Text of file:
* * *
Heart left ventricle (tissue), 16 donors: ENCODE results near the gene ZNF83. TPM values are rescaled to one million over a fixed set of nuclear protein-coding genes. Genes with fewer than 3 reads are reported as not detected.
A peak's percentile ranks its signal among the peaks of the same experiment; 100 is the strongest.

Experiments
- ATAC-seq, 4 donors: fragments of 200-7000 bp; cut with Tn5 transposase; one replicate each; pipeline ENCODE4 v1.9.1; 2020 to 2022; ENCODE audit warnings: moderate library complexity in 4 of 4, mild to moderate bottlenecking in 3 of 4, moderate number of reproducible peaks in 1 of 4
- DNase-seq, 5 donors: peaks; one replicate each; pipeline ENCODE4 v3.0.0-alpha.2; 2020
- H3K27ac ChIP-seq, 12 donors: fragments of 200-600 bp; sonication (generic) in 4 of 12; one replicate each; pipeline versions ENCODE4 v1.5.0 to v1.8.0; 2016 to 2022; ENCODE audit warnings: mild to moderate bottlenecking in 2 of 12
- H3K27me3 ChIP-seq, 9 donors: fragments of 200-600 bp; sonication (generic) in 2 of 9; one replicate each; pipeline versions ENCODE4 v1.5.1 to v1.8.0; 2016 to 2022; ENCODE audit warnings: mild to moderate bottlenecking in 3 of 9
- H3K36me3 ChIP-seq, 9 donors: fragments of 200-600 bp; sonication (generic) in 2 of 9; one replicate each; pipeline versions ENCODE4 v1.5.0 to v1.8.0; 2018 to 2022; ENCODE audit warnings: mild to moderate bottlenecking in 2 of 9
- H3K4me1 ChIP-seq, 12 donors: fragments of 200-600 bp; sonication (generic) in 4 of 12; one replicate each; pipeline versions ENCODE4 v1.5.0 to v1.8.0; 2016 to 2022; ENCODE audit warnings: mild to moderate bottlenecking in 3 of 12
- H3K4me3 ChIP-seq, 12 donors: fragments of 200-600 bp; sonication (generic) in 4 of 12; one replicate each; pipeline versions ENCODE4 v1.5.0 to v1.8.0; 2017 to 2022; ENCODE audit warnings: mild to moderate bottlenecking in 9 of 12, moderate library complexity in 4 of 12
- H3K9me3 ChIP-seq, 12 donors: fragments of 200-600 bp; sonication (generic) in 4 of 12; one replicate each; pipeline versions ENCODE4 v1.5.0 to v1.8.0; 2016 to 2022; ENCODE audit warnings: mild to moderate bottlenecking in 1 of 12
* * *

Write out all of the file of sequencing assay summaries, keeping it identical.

Heart left ventricle (tissue), 16 donors: ENCODE results near the gene ZNF83. TPM values are rescaled to one million over a fixed set of nuclear protein-coding genes. Genes with fewer than 3 reads are reported as not detected.
A peak's percentile ranks its signal among the peaks of the same experiment; 100 is the strongest.

Experiments
- ATAC-seq, 4 donors: fragments of 200-7000 bp; cut with Tn5 transposase; one replicate each; pipeline ENCODE4 v1.9.1; 2020 to 2022; ENCODE audit warnings: moderate library complexity in 4 of 4, mild to moderate bottlenecking in 3 of 4, moderate number of reproducible peaks in 1 of 4
- DNase-seq, 5 donors: peaks; one replicate each; pipeline ENCODE4 v3.0.0-alpha.2; 2020
- H3K27ac ChIP-seq, 12 donors: fragments of 200-600 bp; sonication (generic) in 4 of 12; one replicate each; pipeline versions ENCODE4 v1.5.0 to v1.8.0; 2016 to 2022; ENCODE audit warnings: mild to moderate bottlenecking in 2 of 12
- H3K27me3 ChIP-seq, 9 donors: fragments of 200-600 bp; sonication (generic) in 2 of 9; one replicate each; pipeline versions ENCODE4 v1.5.1 to v1.8.0; 2016 to 2022; ENCODE audit warnings: mild to moderate bottlenecking in 3 of 9
- H3K36me3 ChIP-seq, 9 donors: fragments of 200-600 bp; sonication (generic) in 2 of 9; one replicate each; pipeline versions ENCODE4 v1.5.0 to v1.8.0; 2018 to 2022; ENCODE audit warnings: mild to moderate bottlenecking in 2 of 9
- H3K4me1 ChIP-seq, 12 donors: fragments of 200-600 bp; sonication (generic) in 4 of 12; one replicate each; pipeline versions ENCODE4 v1.5.0 to v1.8.0; 2016 to 2022; ENCODE audit warnings: mild to moderate bottlenecking in 3 of 12
- H3K4me3 ChIP-seq, 12 donors: fragments of 200-600 bp; sonication (generic) in 4 of 12; one replicate each; pipeline versions ENCODE4 v1.5.0 to v1.8.0; 2017 to 2022; ENCODE audit warnings: mild to moderate bottlenecking in 9 of 12, moderate library complexity in 4 of 12
- H3K9me3 ChIP-seq, 12 donors: fragments of 200-600 bp; sonication (generic) in 4 of 12; one replicate each; pipeline versions ENCODE4 v1.5.0 to v1.8.0; 2016 to 2022; ENCODE audit warnings: mild to moderate bottlenecking in 1 of 12